• “Insert comment”
  • “Insert bookmark”
  • “Insert equation”
  • “Insert footer”
  • “Insert footnote”
  • “Insert header”
  • “Insert page break”

Less frequently, you may need to deal with tables of contents:

  • “Insert table of contents”
  • “Delete table of contents”
  • “Update table of contents”

Text Formatting

Yes, you no longer need to rely on the formatting toolbar to spruce up your documents. Even when dictating, you can turn boring papers into office-ready documents. Not all formatting options are available, but most are, so even if you have to do some touching up afterward, at least you can do most of it hands-free.

Remember to combine these with the selection commands above:

  • “Apply normal text”
  • “Apply title”
  • “Apply subtitle”
  • “Apply heading [1-6]”
  • “Bold”
  • “Italics”
  • “Underline”
  • “Strikethrough”
  • “Subscript”
  • “Superscript”
  • “Capitalize”
  • “All caps”

If you want to undo any of that:

  • “Remove bold”
  • “Remove italics”
  • “Remove underline”
  • “Remove strikethrough”
  • “Remove formatting”

You can also change alignments:

  • “Align left”
  • “Align center”
  • “Align right”
  • “Align justified”

You can create lists:

  • “Create bulleted list”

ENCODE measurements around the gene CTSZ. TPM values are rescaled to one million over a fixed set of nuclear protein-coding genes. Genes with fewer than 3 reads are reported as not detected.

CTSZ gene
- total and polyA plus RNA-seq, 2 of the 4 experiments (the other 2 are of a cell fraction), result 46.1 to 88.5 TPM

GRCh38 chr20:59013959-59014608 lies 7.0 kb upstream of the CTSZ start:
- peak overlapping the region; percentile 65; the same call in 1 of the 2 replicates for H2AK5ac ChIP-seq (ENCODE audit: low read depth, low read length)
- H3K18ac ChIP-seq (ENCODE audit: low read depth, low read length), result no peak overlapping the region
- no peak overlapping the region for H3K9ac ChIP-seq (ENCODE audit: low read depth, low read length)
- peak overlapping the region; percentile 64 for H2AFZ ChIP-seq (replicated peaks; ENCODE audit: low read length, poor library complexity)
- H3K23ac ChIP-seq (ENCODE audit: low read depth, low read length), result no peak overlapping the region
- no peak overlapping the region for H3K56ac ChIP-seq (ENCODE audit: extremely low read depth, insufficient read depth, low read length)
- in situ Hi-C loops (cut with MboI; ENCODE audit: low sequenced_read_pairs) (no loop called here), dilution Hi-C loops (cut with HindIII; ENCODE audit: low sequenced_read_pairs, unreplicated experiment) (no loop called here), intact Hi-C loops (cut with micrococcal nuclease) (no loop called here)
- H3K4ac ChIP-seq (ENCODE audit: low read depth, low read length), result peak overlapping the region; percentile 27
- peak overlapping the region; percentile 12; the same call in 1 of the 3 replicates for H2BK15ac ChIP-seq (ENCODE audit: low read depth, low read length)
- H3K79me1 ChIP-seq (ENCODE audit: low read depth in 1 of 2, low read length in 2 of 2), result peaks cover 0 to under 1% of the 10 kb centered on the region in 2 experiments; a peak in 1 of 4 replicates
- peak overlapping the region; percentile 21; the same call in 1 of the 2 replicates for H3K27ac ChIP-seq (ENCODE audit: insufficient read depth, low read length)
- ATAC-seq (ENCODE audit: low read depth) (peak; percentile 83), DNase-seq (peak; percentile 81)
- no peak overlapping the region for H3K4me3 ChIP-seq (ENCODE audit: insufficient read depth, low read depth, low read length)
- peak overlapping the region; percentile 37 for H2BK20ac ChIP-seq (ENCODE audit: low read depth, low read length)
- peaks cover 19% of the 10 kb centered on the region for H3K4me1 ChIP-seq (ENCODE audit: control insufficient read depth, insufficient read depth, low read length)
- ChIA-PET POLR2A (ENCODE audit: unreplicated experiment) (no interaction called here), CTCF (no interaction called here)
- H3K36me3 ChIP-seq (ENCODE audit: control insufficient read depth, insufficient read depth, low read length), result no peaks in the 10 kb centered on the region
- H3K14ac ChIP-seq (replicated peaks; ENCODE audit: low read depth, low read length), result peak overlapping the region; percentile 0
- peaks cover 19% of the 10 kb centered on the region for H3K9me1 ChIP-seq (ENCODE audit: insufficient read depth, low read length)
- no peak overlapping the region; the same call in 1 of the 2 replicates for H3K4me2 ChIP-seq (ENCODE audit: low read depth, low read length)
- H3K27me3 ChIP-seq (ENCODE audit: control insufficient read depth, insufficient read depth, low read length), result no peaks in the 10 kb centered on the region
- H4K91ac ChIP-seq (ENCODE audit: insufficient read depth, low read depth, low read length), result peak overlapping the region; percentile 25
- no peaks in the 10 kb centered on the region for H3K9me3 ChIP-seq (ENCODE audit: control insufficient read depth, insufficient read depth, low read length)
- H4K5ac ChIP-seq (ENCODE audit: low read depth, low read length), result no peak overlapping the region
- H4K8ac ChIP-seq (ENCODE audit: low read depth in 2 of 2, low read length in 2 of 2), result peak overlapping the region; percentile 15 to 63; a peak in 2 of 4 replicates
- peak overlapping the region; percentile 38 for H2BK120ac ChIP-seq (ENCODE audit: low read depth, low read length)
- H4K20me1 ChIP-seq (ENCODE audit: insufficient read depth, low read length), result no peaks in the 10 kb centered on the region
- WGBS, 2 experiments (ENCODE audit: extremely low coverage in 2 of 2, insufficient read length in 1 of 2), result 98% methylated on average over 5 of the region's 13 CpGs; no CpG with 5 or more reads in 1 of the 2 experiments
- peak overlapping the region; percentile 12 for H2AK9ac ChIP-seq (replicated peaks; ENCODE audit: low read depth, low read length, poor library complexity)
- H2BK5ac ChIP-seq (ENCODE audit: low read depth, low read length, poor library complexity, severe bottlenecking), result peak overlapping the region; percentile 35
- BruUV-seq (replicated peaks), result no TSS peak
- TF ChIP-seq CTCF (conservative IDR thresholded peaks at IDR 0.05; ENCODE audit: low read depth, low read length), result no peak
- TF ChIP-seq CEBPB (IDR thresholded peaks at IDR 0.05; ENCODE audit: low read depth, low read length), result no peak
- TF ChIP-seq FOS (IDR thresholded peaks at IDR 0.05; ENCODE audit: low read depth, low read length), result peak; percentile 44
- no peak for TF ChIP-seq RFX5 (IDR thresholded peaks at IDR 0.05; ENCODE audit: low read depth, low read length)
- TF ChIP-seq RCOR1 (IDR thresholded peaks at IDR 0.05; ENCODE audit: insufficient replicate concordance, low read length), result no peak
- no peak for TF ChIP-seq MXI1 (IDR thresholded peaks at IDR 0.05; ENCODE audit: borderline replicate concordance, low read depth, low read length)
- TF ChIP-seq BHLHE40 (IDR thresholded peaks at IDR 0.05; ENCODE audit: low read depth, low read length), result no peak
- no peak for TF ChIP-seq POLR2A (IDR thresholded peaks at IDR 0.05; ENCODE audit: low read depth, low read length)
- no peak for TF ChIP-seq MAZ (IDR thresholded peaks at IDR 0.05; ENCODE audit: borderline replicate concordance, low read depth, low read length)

• “Insert bullet”
  • “Create numbered list”
  • “Insert number”

You can alter individual paragraphs:

  • “Line spacing single”
  • “Line spacing double”
  • “Line spacing [1-100]”
  • “Increase indent”
  • “Decrease indent”

And you can even play around with colors:

  • “Highlight”
  • “Highlight [color]”
  • “Text color [color]”
  • “Background color [color]”
  • “Remove highlight”
  • “Remove background color”

Disable Voice Typing

Simply speak “Stop listening” to turn it off.

Sadly, voice commands are NOT available in the mobile app yet.

How Will You Use Google Doc’s Voice Typing?

Normally voice dictation is used for recording notes and thoughts while on the go, but Voice Typing is feature-packed enough that you can use it to write entire documents. This is great for anyone who suffers from office-induced repetitive strain injury 5 Reasons Working With Computers Is Bad For You & How to Stay Healthy Working on the computer may sound like the most relaxed job in the world, but it's quite the contrary. It's very tough on your body, which is not used to this modern type of work.... Read More or some kind of gaming-related hand pain 6 Real-Life Video Game Injuries and How to Avoid Them Here are several real-life injuries you could sustain just by playing video games, and what you can do to avoid them. Read More .